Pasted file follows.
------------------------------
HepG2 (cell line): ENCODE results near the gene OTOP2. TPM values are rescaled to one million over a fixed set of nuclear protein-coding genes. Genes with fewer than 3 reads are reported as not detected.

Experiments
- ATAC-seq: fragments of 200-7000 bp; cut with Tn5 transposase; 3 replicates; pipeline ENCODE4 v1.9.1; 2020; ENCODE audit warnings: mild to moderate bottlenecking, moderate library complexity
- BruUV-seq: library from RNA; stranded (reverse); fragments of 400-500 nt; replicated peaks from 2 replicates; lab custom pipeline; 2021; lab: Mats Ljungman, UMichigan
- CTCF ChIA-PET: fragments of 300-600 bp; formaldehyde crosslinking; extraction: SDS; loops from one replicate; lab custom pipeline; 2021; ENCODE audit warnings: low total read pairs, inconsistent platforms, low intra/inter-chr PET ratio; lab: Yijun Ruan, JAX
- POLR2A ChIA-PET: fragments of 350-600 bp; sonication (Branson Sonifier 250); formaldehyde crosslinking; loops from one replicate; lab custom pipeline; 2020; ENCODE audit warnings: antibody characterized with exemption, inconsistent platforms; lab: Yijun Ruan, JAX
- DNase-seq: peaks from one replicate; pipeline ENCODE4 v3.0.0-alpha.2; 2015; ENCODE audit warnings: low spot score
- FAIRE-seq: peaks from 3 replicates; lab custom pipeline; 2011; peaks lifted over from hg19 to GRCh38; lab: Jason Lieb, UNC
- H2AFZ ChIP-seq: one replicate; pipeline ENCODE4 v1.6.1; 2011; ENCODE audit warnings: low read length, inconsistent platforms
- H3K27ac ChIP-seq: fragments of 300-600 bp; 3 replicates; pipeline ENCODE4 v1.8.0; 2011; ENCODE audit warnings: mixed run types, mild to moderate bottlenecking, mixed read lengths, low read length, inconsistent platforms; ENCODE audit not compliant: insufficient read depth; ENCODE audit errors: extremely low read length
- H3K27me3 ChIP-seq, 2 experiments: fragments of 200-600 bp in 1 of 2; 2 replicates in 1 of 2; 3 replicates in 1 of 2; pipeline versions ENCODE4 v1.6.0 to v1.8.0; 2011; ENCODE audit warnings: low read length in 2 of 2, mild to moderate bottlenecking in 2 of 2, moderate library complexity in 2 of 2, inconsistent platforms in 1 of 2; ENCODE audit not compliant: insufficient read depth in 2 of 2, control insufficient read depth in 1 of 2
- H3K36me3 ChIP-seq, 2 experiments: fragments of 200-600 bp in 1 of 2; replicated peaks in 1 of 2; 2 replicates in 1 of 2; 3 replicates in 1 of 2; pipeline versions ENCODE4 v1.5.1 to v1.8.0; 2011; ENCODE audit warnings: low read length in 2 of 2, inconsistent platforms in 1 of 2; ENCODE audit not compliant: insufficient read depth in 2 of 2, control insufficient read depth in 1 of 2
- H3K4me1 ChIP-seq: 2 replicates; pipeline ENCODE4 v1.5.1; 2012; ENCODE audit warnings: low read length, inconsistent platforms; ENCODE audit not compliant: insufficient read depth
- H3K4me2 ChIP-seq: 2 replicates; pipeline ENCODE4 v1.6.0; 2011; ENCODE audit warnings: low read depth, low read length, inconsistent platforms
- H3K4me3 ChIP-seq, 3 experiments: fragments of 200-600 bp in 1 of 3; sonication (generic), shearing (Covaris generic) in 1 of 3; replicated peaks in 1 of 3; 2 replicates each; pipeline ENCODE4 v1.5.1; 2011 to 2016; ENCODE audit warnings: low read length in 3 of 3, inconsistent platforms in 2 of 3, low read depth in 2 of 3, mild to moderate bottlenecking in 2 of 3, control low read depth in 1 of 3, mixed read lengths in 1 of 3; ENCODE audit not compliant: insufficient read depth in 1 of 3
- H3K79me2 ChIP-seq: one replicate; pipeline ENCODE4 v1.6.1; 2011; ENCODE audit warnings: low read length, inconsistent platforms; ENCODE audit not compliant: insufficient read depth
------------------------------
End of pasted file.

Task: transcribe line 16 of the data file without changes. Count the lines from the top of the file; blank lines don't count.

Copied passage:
- H3K79me2 ChIP-seq: one replicate; pipeline ENCODE4 v1.6.1; 2011; ENCODE audit warnings: low read length, inconsistent platforms; ENCODE audit not compliant: insufficient read depth